Species: Lichen - unnamed 1 (Physcia adscendens)

Family: Lichens (PHYSCIACEAE)

Category: Fungi

Location: Widespread

A. Fungi

More extensive information on fungi can be found in a separate blog post.


The family of Physciaceae lichens consists of around 600 species. The family includes a wide range of growth forms.

NOTE: there are perhaps 120 families of lichen species. None of these have an English common name. We have therefore given them all the shared family name of ‘Lichens’. Although this is scientifically incorrect, it is better than saying something like ‘No English family name’. It also enables us to list all lichens on the search page by using this term.

C. Lichen - unnamed 1 (Physcia adscendens)

Physcia adscendens is a grey foliose lichen. The reproductive soredia form from curled-back lobe ends.

It can be found on calcareous rock in unshaded locations, on headstones, and on tree bark. It was found in the cemetery on the twigs of a Hawthorn tree.

More information on this lichen species can be found on:

Additional Information

Lichens - background information

A lichen is not a single organism, but a collaboration between a fungus and another organism that is able to manufacture nutrients that the fungus cannot. This association is called symbiosis, and the fungus combines with an alga or a cyanobacterium, both of which produce nutrients by photosynthesis. This combination results in a body called a thallus. Each lichen has a unique fungus, whereas some algae and cyanobacteria enter into association with many different fungi, algae being the more common partner of the two. Lichens have different properties to those of the component organisms, and many different structures and colours. Lichens grow on many types of surface, and in a variety of environmental conditions, but are nutritionally self-contained so are not parasitic. When seen growing along the branches of a tree, for example, they are simply using the tree for support. They may be found growing in some of the most extreme habitats on the planet. Their names may be misleading; ‘reindeer moss’ is a lichen, and not related to mosses, which are non-flowering plants.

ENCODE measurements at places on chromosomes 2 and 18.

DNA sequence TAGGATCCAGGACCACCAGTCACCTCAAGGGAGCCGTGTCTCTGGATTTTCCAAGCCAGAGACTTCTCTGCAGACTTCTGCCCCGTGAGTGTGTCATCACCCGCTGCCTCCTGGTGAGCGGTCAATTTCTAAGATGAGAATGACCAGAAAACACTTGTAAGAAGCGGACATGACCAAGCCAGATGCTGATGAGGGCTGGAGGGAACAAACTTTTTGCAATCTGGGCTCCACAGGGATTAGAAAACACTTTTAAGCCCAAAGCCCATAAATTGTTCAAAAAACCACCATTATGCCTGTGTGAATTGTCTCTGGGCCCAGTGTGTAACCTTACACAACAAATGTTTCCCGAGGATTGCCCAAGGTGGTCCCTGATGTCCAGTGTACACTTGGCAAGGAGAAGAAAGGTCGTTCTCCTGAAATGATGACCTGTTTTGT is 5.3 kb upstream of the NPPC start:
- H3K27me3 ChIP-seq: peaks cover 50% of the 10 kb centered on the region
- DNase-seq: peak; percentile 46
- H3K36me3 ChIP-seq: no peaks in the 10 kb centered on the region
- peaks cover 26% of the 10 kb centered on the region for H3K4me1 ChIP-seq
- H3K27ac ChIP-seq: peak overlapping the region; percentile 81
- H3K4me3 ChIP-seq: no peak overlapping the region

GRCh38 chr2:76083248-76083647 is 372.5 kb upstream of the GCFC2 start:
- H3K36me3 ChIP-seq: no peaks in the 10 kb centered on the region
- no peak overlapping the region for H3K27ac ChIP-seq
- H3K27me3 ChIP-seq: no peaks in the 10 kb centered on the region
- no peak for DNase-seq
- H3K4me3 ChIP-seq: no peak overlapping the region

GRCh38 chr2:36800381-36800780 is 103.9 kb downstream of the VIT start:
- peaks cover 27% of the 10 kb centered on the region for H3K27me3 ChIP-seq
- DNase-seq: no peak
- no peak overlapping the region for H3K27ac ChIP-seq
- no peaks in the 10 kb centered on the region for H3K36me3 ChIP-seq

Lichens have many growth forms of the vegetative body parts, or fungal filaments, collectively called the thallus. These forms are:

  • fruticose (tiny, leafless branches)
  • foliose (flat, leaf-like structures)
  • crustose (crust-like flakes like peeling paint)
  • leprose (powdery appearance)
  • squamulose (tightly clustered, pebble-like forms)
  • filamentous (hair-like)

October 2023 Lichen survey - acknowledgements

We are grateful to Neil Sanderson and Dr. Paul Cannon of the British Lichen Society, who freely gave their time and expertise to conduct a survey of the lichens in Heene Cemetery on 9th October 2023. The species listed here was identified during this survey.


Lichen - unnamed 1 (Physcia adscendens)

Physcia adscendens is a grey foliose lichen. Here it is growing alongside Yellow Scales (Xanthoria parietina) on a Hawthorn tree. (The lichens in this photograph measured less than half a centimetre across.)

Lichen - unnamed 1 (Physcia adscendens)

The reproductive soredia of Physcia adscendens form from curled back lobe ends. (This example of this lichen was brought indoors to be photographed out of the wind.)